Even in this simple example, we can see how difficult it can be to decode goroawase. There are tons of ways to read each digit, it isn’t always clear whether a 1 followed by a 0 should be read as a ten or as two separate digits, and using 6 to represent ro is a big stretch. 724106 is a particularly famous and common goroawase, so I’m sure many Japanese players recognized it instantly, but even Japanese players probably needed the protagonists’ help to decode later messages!
Luckily, most of this (from X onwards) is a phone number, and there is no meaning to extract from it.
As Kiryū points out, though, the 49 in the front means it’s urgent. Using kango readings for both, shi and kyū, makes 至急 (shikyū), urgent. This one is very straightforward, using no truncation or substitution!
Kiryū receives two other pages with phone numbers over the course of the game, X71-9348 and X70-2940. Each one is just a phone number containing no coded messages. Whatever they were for, I guess they weren’t urgent enough to justify putting 49 in front.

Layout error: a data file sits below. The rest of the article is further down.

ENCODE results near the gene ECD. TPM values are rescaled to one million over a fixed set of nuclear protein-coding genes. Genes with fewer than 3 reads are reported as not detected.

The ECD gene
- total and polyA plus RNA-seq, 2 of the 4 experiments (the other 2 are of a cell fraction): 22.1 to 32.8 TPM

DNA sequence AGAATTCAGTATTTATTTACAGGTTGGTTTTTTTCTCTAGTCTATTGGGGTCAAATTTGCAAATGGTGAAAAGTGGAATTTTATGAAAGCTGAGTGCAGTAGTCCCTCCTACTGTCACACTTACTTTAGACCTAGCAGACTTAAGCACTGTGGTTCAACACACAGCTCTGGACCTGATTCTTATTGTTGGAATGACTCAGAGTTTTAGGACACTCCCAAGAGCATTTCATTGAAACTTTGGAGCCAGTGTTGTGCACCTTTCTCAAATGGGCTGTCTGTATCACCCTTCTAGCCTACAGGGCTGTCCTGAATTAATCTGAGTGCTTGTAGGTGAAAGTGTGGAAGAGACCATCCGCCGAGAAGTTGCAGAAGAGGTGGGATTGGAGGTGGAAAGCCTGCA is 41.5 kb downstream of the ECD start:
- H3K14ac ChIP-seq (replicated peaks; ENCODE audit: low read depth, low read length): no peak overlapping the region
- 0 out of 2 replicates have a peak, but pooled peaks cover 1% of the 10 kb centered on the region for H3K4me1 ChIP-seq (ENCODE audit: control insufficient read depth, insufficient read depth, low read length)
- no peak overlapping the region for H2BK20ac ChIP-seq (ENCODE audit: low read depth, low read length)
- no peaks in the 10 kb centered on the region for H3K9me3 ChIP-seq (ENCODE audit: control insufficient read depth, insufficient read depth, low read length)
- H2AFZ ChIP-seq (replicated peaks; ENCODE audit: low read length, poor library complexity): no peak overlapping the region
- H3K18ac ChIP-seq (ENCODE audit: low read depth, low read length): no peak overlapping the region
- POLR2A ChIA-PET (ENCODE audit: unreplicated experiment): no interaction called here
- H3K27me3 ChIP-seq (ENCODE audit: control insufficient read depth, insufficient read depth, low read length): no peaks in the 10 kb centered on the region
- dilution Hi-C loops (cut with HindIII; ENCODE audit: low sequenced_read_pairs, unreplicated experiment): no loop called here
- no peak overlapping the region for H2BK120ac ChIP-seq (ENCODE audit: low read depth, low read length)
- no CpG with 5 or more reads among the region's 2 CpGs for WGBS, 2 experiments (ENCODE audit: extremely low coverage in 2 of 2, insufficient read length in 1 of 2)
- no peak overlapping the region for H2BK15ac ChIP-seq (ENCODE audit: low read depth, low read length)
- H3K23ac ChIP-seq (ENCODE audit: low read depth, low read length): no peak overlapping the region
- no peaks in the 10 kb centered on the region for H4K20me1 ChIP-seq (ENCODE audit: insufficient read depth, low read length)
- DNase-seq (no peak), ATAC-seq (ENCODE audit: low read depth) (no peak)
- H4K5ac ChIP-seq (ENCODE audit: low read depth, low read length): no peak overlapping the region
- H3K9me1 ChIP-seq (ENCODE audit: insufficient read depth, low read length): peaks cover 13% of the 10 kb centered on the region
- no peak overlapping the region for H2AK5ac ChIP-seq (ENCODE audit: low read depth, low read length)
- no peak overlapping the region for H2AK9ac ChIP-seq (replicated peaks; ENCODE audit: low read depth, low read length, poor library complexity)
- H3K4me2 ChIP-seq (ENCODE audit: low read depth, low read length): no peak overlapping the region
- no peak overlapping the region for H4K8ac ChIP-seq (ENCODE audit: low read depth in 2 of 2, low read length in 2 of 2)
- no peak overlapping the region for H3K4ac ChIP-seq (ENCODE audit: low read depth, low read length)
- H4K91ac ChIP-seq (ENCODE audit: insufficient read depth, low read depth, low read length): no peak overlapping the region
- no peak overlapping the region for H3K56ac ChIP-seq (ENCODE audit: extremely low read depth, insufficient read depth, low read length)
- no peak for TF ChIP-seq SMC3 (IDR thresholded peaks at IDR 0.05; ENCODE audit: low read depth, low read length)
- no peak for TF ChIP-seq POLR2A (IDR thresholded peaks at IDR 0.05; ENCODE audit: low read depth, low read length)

According to Kiryū in the English version, 89 means “all set” and 01104 says “come by”. The localization is slightly inaccurate here, as the hyphen is doing more than just separating the two ideas. It’s being used to represent ー, a 長音符 (chō’onpu), or vowel lengthening symbol, as both characters are horizontal lines. All together, “89-” encodes バッチグー (bachigū), a dated slang term that’s there to remind you the game takes place in the 80’s. Basically, imagine it says “Gnarly!”
Onto the second half of the message, 01104. It starts off with something tricky, using the fact that the digit 0 resembles the letter O! Next, 10 is used to indicate ten, which is truncated to te and then substituted for de. To an English speaker, using te for de might seem like a big stretch, but it’s natural for Japanese speakers. The syllable de (で) is written by starting with te (て) and adding two little strokes to it to form a 濁点 (dakuten, voicing mark). Strategically adding or removing voicing marks is a common strategy used to encode more syllables in goroawase. In fact, this was used to turn hachikuu into bachiguu earlier in this same message.